World News – UA – Coral reef taller than Empire State Building first discovered in 120 years in Great Barrier Reef


That makes a total of eight large detached reefs in the area, including at Raine Island, which is home to the world’s largest green for sea turtle nesting area

A large detached coral reef has been discovered in the Great Barrier Reef, the first in over 120 years

At over 1,640 feet (500 m) – higher than the Empire State Building – the reef was discovered by a team during a year-long exploration in the waters surrounding Australia

The reef was discovered last week by Australian researchers aboard the Schmidt Ocean Institute’s research vessel Falkor while mapping the seabed of the northern Great Barrier Reef

The blade-shaped reef is about a mile long (15 km) and at its highest point is about 40 m below the ocean’s surface

This makes a total of eight large detached reefs mapped in the region since the late 19th century, including on Raine Island, which is home to the world’s largest green sea turtle nesting area.

The team of scientists, led by Dr Robin Beaman from James Cook University in Queensland, made a dive on Sunday using an underwater robot, SuBastian, to explore the new reef and streamed live on the institute’s website and YouTube channel

« We are surprised and delighted with what we have found, » said Dr Be a Man « Not only 3D mapping the reef in detail, but also seeing this discovery visually with SuBastian is amazing »

New coral reef adds to bumper year of discoveries by institute In April, scientists found the longest recorded sea creature – a 144-foot (45 m) siphonophore in Ningaloo Canyon, located in a remote region off the west coast of Australia, with around 30 new species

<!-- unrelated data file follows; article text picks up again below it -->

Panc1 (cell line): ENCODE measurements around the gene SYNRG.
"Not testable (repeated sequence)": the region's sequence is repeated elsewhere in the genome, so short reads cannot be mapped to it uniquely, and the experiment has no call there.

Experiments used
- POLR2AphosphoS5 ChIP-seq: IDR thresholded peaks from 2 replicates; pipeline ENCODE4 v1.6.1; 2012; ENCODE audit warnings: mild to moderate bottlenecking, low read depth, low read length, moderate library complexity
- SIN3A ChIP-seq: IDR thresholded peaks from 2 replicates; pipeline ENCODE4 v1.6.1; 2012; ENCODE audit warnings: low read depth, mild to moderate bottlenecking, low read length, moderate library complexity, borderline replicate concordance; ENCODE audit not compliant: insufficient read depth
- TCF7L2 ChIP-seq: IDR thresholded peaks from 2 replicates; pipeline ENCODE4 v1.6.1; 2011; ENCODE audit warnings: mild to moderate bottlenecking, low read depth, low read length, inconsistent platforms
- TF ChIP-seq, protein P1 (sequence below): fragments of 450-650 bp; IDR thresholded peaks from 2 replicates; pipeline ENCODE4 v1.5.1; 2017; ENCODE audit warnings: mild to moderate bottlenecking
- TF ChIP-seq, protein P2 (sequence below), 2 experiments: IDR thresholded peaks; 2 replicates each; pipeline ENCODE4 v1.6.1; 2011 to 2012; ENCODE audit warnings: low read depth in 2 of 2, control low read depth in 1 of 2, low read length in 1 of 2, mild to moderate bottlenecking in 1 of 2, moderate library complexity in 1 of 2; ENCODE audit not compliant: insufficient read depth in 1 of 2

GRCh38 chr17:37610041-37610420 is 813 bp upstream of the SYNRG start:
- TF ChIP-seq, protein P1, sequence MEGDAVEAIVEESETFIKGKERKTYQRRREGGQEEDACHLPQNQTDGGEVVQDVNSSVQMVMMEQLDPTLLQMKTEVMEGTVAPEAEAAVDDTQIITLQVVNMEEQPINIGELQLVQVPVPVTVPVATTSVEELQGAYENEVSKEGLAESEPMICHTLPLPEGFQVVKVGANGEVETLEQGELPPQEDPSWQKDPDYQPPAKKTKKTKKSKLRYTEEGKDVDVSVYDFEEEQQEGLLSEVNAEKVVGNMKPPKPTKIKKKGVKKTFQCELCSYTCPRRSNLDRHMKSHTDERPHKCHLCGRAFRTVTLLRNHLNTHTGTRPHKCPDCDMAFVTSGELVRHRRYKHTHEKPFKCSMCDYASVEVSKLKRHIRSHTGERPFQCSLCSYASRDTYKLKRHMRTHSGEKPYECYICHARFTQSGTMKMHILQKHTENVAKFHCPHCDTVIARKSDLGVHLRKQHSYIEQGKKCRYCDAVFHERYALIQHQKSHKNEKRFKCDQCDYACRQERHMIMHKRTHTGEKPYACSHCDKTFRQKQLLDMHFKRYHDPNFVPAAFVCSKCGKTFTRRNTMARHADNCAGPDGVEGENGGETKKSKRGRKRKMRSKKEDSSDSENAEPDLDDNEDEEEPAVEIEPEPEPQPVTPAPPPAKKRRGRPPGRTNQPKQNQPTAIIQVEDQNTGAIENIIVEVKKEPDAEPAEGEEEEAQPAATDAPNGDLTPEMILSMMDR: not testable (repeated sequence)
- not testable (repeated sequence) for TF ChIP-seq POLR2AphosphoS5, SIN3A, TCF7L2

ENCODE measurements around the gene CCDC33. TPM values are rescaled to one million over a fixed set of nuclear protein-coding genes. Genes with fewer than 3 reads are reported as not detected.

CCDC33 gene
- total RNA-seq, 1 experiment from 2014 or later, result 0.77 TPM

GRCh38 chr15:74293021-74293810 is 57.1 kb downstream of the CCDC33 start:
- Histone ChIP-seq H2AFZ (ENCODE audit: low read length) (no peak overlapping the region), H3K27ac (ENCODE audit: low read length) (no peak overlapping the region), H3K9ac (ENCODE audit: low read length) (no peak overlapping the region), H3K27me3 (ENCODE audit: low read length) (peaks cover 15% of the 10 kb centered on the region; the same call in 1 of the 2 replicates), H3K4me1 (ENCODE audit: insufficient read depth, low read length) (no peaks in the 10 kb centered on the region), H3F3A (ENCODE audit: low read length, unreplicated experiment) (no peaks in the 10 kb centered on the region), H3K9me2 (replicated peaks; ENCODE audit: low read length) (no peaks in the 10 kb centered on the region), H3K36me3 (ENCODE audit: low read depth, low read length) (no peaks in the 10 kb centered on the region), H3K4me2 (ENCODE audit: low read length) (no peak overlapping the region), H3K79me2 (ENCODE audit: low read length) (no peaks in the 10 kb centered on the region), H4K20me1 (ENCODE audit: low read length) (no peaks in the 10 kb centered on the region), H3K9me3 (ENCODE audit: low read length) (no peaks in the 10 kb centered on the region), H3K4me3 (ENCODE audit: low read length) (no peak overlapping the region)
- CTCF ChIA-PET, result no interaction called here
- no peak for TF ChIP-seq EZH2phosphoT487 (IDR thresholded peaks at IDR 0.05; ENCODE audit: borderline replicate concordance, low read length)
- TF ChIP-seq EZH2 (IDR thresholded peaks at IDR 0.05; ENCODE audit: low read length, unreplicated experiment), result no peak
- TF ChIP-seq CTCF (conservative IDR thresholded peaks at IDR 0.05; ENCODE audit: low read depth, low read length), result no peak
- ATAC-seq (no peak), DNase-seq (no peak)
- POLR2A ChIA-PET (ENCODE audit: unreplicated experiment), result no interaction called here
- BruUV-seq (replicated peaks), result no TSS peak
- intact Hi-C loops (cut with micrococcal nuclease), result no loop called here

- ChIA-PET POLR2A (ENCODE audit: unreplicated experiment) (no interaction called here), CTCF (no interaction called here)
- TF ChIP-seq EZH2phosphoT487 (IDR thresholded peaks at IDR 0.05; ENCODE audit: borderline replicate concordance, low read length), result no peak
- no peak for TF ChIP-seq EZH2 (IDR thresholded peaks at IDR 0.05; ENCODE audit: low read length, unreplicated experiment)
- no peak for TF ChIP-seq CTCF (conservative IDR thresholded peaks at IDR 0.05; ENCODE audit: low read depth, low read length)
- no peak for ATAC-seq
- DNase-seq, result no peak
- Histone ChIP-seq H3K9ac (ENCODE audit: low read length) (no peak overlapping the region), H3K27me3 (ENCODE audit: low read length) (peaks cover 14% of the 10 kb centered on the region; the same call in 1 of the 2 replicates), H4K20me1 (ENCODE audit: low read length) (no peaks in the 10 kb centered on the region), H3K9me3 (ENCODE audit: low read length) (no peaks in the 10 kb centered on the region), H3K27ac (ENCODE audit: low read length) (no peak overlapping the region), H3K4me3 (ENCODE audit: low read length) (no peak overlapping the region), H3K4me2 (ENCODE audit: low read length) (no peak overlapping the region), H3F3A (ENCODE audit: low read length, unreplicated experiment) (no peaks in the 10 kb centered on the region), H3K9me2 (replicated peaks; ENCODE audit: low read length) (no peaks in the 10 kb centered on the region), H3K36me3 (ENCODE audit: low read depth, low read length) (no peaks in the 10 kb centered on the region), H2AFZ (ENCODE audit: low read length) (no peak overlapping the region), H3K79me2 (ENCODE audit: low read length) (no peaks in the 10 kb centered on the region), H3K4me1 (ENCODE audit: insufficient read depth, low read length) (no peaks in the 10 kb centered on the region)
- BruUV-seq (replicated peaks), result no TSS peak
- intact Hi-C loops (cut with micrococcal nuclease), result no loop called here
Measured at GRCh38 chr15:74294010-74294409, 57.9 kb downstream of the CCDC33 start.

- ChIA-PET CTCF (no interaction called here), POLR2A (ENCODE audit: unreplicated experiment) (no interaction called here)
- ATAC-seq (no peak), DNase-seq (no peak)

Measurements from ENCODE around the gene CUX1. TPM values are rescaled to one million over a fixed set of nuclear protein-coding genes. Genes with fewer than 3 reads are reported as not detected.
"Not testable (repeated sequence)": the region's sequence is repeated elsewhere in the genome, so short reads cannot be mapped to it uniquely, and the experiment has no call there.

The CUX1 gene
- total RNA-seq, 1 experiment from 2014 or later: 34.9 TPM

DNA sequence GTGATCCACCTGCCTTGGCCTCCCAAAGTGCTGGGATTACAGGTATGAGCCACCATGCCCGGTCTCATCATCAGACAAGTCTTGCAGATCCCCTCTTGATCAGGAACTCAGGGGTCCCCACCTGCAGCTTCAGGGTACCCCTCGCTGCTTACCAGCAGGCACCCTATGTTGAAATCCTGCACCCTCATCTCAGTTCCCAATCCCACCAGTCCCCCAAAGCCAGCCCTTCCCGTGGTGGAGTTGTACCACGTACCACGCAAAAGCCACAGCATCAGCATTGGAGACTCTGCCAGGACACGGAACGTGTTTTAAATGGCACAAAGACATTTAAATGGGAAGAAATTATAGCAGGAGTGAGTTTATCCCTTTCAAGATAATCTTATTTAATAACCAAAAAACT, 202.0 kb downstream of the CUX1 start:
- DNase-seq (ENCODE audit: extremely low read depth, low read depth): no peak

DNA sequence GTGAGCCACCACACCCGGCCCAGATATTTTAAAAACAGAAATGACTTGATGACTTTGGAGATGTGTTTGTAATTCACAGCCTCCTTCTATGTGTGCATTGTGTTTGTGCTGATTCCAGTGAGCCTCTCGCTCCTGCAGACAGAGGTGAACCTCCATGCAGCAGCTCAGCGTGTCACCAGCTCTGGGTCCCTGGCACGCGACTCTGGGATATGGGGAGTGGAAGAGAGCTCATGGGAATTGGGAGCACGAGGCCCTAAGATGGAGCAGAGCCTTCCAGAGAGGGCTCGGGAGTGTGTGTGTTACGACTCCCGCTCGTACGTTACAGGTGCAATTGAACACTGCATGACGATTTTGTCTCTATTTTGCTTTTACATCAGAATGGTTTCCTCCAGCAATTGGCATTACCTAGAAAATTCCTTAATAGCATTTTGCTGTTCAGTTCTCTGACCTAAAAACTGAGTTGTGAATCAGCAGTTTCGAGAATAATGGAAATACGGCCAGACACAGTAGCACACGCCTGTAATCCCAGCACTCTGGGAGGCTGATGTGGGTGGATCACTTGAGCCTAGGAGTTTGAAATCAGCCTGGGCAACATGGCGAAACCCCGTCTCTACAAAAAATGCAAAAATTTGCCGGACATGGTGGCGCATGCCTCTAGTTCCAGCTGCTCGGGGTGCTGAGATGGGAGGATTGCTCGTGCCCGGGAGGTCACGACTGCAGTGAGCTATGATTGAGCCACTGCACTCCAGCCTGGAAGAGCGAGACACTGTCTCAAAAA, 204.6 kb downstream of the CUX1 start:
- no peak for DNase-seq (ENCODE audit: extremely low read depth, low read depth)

In August, the team discovered five undescribed species of black coral and sponges, as well as Australia’s first sighting of rare scorpionfish in the Coral Sea and Great Barrier Reef Marine Parks

« This unexpected discovery confirms that we continue to find unknown structures and new species in our ocean, » said Wendy Schmidt, co-founder of the Schmidt Ocean Institute in a statement

« The state of our knowledge of what is in the ocean has been so limited for a long time. Thanks to new technologies that work like our eyes, ears and hands in the deep ocean, we have the ability to explore like never before New ocean landscapes are opening up to us, revealing the ecosystems and diverse life forms that share the planet with us « 

A study earlier this month, conducted by the ARC Center of Excellence for Coral Reef Studies at James Cook University, found that more than 50% of the corals that once made up the Great Barrier Reef have died in the past 25 years due to the impacts of the climate crisis

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Great Barrier Reef, Coral Reef, Australia, Schmidt Ocean Institute

News from the world – UA – Coral reef higher than the Empire State Building is first discovered times in 120 years in the Great Barrier Reef



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